My mother apparently was a Buddhist because she often preached the cure for suffering when she advised moderation. My mother could smoke one cigarette a week. When asked how she could smoke only one a week, she would say, “I don’t inhale.” Bill Clinton got that quote from my mom. By the way, most of us nicotine addicts cannot smoke only one even if the mind tries to convince us that we can. Perhaps since she was tortured and suffering over the rampant alcoholism of her father, she decided that moderation would be the key to a better life. She is right. The Buddhist path is called the Middle Way, embracing the oneness rather that practicing dualism or excessive attachments to one part of reality while excluding others.
Remember that letting go of attachments does not mean you are not attached to anything or anyone. The practice of the middle way is to live in the impermanence of existence rather than clinging to an unchanging fantasy. As suffering naturally occurs, mindfulness can help one offer loving self-compassion. As choices appear, one can practice making them based on 1) Right view; (2) Right intention; (3) Right Speech; (4) Right action; (5) Right livelihood; (6) Right effort; (7) Right Mindfulness; (8) Right Concentration.
How will know what is right? Meditation, mindfulness and walking the path of moderation will point the way. Mindfulness can reveal the goal of any decision. Desires, attachments and aversion are obvious. The problem has always been the brain’s ability to deny change with attempts to control the past and future.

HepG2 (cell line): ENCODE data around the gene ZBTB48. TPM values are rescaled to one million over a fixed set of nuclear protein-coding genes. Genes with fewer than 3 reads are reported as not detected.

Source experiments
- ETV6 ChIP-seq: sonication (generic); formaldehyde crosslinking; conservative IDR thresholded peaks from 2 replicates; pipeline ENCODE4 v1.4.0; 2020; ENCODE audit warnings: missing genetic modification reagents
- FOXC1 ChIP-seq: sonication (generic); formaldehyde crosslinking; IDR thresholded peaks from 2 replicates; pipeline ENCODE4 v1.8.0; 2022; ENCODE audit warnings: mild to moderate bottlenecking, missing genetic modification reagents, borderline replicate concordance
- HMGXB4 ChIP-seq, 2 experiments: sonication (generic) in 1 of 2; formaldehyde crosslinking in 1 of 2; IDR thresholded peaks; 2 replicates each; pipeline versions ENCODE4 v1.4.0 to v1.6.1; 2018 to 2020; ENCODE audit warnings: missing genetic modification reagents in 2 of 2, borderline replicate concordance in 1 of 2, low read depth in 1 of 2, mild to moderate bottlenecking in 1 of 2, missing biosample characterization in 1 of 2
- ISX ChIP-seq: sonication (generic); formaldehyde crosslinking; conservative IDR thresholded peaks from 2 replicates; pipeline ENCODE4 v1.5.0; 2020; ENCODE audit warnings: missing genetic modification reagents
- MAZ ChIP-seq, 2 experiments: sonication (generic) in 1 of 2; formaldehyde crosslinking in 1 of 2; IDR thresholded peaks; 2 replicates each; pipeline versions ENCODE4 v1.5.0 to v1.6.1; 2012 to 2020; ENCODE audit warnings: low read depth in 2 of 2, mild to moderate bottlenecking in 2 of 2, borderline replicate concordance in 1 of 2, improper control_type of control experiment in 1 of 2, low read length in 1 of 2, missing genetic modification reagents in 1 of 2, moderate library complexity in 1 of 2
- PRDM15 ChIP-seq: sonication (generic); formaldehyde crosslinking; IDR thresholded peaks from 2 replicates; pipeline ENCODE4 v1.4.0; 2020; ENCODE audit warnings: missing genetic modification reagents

Letting go of suffering is a practice to include in the mindfulness practice. Notice the daily ongoing suffering. Move attention away from the so-called source of the suffering, even if the source is the mind itself and sincerely give loving self-compassion. Then, notice all that is right with world while you are at it. This practice is the path to peace.
The selection today from Living a Life of Awareness by Don Miguel Ruiz JR. is titled “Embracing Change” on page 55.
Ruiz said, “Sometimes change comes in the blink of an eye. Our internal narrators may agree it is for the better, or think it’s for the worse. But we cannot avoid change.
“Of the many things will change over the course of your life, there is just one thing that will never change: awareness. The constant point of perception that you are is unchanging. In this world of polarities (we consider ‘up’ in relation to ‘down,’ or ‘hot’ in relation to ‘cold’), we can only recognize change because of this part of ourselves that does not change.
“Loving life unconditionally means knowing that life can shift without warning, just as the wind changes direction, but the strength of our own intent allows us to not only adapt to whatever life brings but also to thrive in our new circumstances.”
Ruiz practice: “Be in the present moment, continuously flowing with life, remembering that you are the constant in every second. Every change that occurs is happening ‘for you’ instead of ‘to you.’”
Practice: Close your eyes and take deep breaths, slowly in through the nose and out through the mouth. Notice your belly rising and falling. If it is comfortable, notice your chest and rib cage rising and falling as well. Relax as you exhale longer than you inhale. Place your attention on the center of your chest and listen for a minute to the silence. If your mind talks, just ask it to listen for a minute. You are awareness or a watcher of all that is happening. You are not the voices in your head. In the center of your being, in the silence within, the awareness that is connected and part of an immense oneness is indwelling as a human. Remember to connect with your true self and from that center send loving self-compassion to your human. Namaste
Buddhist reading list: